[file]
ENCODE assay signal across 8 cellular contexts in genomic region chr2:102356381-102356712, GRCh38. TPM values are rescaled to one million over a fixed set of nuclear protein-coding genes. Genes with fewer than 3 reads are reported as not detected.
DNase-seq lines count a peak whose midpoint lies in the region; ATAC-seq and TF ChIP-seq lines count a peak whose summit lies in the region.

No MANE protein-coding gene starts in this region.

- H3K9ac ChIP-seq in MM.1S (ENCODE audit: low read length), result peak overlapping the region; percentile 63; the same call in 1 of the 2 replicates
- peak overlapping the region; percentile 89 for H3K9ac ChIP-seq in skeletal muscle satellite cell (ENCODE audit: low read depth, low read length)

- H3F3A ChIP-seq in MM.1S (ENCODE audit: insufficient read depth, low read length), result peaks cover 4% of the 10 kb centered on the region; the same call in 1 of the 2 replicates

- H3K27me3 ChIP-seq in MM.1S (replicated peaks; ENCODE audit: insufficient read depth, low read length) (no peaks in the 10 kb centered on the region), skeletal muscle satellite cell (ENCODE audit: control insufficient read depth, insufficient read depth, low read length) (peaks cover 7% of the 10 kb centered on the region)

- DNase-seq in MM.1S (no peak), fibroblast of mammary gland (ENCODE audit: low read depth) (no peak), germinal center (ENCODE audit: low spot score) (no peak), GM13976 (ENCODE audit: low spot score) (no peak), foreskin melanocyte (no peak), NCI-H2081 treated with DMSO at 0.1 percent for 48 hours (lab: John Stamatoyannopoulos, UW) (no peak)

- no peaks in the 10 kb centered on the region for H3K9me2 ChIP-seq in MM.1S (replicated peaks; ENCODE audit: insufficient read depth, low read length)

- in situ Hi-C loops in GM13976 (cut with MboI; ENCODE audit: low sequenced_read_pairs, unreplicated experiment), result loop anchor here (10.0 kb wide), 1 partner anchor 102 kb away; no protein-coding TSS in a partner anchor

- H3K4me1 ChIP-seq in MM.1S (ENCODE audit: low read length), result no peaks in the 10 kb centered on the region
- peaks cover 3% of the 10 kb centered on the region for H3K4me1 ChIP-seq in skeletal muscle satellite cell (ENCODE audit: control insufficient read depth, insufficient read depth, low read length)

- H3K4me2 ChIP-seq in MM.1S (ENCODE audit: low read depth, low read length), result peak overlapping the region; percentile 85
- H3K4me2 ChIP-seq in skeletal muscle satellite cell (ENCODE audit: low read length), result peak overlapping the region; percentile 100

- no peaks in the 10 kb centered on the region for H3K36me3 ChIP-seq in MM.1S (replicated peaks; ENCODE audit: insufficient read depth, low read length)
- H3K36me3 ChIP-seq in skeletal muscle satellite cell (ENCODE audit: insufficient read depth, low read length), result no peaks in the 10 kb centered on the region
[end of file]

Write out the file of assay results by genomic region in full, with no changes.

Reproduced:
ENCODE assay signal across 8 cellular contexts in genomic region chr2:102356381-102356712, GRCh38. TPM values are rescaled to one million over a fixed set of nuclear protein-coding genes. Genes with fewer than 3 reads are reported as not detected.
DNase-seq lines count a peak whose midpoint lies in the region; ATAC-seq and TF ChIP-seq lines count a peak whose summit lies in the region.

No MANE protein-coding gene starts in this region.

- H3K9ac ChIP-seq in MM.1S (ENCODE audit: low read length), result peak overlapping the region; percentile 63; the same call in 1 of the 2 replicates
- peak overlapping the region; percentile 89 for H3K9ac ChIP-seq in skeletal muscle satellite cell (ENCODE audit: low read depth, low read length)

- H3F3A ChIP-seq in MM.1S (ENCODE audit: insufficient read depth, low read length), result peaks cover 4% of the 10 kb centered on the region; the same call in 1 of the 2 replicates

- H3K27me3 ChIP-seq in MM.1S (replicated peaks; ENCODE audit: insufficient read depth, low read length) (no peaks in the 10 kb centered on the region), skeletal muscle satellite cell (ENCODE audit: control insufficient read depth, insufficient read depth, low read length) (peaks cover 7% of the 10 kb centered on the region)

- DNase-seq in MM.1S (no peak), fibroblast of mammary gland (ENCODE audit: low read depth) (no peak), germinal center (ENCODE audit: low spot score) (no peak), GM13976 (ENCODE audit: low spot score) (no peak), foreskin melanocyte (no peak), NCI-H2081 treated with DMSO at 0.1 percent for 48 hours (lab: John Stamatoyannopoulos, UW) (no peak)

- no peaks in the 10 kb centered on the region for H3K9me2 ChIP-seq in MM.1S (replicated peaks; ENCODE audit: insufficient read depth, low read length)

- in situ Hi-C loops in GM13976 (cut with MboI; ENCODE audit: low sequenced_read_pairs, unreplicated experiment), result loop anchor here (10.0 kb wide), 1 partner anchor 102 kb away; no protein-coding TSS in a partner anchor

- H3K4me1 ChIP-seq in MM.1S (ENCODE audit: low read length), result no peaks in the 10 kb centered on the region
- peaks cover 3% of the 10 kb centered on the region for H3K4me1 ChIP-seq in skeletal muscle satellite cell (ENCODE audit: control insufficient read depth, insufficient read depth, low read length)

- H3K4me2 ChIP-seq in MM.1S (ENCODE audit: low read depth, low read length), result peak overlapping the region; percentile 85
- H3K4me2 ChIP-seq in skeletal muscle satellite cell (ENCODE audit: low read length), result peak overlapping the region; percentile 100

- no peaks in the 10 kb centered on the region for H3K36me3 ChIP-seq in MM.1S (replicated peaks; ENCODE audit: insufficient read depth, low read length)
- H3K36me3 ChIP-seq in skeletal muscle satellite cell (ENCODE audit: insufficient read depth, low read length), result no peaks in the 10 kb centered on the region